Old Civil Rights Case Is before a Judge Again; A Group of Black Firefighters Says the Fire Department Should Be Bound by a 1982 Hiring Decree

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A judge is reviewing issues first raised in a 1971 civil rights complaint about hiring practices in Jacksonville's fire department after a group of black firefighters resurrected the old lawsuit.

The case was inactive for two decades and is so old it had to be retrieved from a storage facility in Atlanta.

At issue, then and now, is the racial breakdown of new hires at the Jacksonville Fire and Rescue Department, an agency long plagued by racial discontent.

The Jacksonville Brotherhood of Firefighters contends the city should still be bound by a 1982 federal court decree that required hiring one black firefighter for every new white firefighter until the makeup of the department paralleled that of the city.

The city says that goal was met in 1992, and the 1:1 hiring requirement was discontinued. City Hall lawyers argued in court last month that nothing in the 1982 order required a judge's approval to make that decision.

U.S. District Judge Timothy Corrigan has indicated he will rule in four to six weeks on whether the brotherhood and three individuals denied jobs at the department are even eligible to assume the plaintiff's role in the case. If they are, he then will turn his attention to whether the city's 1992 decision was legal.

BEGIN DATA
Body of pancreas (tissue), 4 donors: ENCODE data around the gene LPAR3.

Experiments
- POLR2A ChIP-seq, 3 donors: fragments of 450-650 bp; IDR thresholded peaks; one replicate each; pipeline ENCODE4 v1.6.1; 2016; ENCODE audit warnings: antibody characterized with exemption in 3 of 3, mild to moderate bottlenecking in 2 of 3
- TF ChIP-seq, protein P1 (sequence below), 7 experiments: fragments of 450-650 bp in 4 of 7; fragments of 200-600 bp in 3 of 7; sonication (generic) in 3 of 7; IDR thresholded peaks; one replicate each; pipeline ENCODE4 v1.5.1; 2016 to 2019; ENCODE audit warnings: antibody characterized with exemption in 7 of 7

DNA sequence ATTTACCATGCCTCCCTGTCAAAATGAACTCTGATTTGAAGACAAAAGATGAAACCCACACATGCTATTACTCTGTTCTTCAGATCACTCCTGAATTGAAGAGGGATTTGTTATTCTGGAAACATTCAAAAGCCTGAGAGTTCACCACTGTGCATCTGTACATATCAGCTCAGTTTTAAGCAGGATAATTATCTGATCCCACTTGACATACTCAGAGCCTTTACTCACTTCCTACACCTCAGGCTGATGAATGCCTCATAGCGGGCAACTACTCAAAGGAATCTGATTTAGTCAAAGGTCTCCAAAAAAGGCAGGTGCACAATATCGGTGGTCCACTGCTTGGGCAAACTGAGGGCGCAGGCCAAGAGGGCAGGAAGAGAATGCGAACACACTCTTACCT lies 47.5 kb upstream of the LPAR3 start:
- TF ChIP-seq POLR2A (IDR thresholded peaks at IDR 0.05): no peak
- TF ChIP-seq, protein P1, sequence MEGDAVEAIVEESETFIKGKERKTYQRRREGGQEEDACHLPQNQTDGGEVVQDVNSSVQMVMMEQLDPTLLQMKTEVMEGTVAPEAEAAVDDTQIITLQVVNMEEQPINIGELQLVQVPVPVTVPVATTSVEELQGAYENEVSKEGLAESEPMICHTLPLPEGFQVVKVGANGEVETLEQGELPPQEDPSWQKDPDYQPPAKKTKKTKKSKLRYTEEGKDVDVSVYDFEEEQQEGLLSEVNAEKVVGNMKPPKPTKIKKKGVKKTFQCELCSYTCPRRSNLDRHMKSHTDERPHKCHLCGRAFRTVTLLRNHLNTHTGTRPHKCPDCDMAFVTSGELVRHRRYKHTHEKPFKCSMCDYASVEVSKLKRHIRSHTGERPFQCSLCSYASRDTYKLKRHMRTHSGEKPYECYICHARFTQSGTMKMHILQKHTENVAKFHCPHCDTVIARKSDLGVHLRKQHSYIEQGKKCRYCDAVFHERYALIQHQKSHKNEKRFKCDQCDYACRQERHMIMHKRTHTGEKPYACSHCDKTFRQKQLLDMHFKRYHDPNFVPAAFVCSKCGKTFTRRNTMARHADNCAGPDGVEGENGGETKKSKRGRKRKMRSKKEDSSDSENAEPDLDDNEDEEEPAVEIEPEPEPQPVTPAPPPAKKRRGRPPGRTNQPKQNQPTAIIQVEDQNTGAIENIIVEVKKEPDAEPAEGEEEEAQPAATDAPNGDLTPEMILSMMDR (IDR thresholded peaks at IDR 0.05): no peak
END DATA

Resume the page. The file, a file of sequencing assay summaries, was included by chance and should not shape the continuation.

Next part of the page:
Lawyers for the brotherhood first moved in 2007 for unspecified contempt of court sanctions against the city for failing to comply with the 1982 decree. They said the city has never offered proof that it complied with the order in 1992 and, in fact, misled the brotherhood and others about the hiring ratios. The city denies that.

"Had the city done what it was supposed to do, it would have had a hearing before a court," said Dennis Thompson, the group's Ohio attorney, who specializes in firefighter discrimination cases.

Further, Thompson said the number of black firefighters in the department has remained stable since 1993 while the department has grown, meaning African-Americans are less represented than they were 16 years ago. …


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